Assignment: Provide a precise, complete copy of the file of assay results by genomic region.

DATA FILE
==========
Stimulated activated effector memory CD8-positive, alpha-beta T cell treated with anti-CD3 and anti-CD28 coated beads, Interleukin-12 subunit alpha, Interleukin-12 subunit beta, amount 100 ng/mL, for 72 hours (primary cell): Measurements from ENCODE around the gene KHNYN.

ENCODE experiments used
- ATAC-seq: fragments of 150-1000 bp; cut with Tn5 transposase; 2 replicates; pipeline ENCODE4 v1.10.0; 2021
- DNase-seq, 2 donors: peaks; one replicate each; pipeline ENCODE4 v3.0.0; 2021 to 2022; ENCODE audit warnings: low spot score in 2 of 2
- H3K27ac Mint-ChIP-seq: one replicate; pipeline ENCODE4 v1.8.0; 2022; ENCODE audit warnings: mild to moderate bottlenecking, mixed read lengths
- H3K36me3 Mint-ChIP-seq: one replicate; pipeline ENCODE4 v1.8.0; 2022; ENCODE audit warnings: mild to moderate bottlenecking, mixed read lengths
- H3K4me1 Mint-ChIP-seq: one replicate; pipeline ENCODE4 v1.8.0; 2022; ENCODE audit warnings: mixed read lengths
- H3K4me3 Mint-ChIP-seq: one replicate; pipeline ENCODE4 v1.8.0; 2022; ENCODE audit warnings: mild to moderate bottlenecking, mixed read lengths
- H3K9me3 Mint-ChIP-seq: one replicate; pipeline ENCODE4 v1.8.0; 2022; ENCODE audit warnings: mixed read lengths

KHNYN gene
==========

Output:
Stimulated activated effector memory CD8-positive, alpha-beta T cell treated with anti-CD3 and anti-CD28 coated beads, Interleukin-12 subunit alpha, Interleukin-12 subunit beta, amount 100 ng/mL, for 72 hours (primary cell): Measurements from ENCODE around the gene KHNYN.

ENCODE experiments used
- ATAC-seq: fragments of 150-1000 bp; cut with Tn5 transposase; 2 replicates; pipeline ENCODE4 v1.10.0; 2021
- DNase-seq, 2 donors: peaks; one replicate each; pipeline ENCODE4 v3.0.0; 2021 to 2022; ENCODE audit warnings: low spot score in 2 of 2
- H3K27ac Mint-ChIP-seq: one replicate; pipeline ENCODE4 v1.8.0; 2022; ENCODE audit warnings: mild to moderate bottlenecking, mixed read lengths
- H3K36me3 Mint-ChIP-seq: one replicate; pipeline ENCODE4 v1.8.0; 2022; ENCODE audit warnings: mild to moderate bottlenecking, mixed read lengths
- H3K4me1 Mint-ChIP-seq: one replicate; pipeline ENCODE4 v1.8.0; 2022; ENCODE audit warnings: mixed read lengths
- H3K4me3 Mint-ChIP-seq: one replicate; pipeline ENCODE4 v1.8.0; 2022; ENCODE audit warnings: mild to moderate bottlenecking, mixed read lengths
- H3K9me3 Mint-ChIP-seq: one replicate; pipeline ENCODE4 v1.8.0; 2022; ENCODE audit warnings: mixed read lengths

KHNYN gene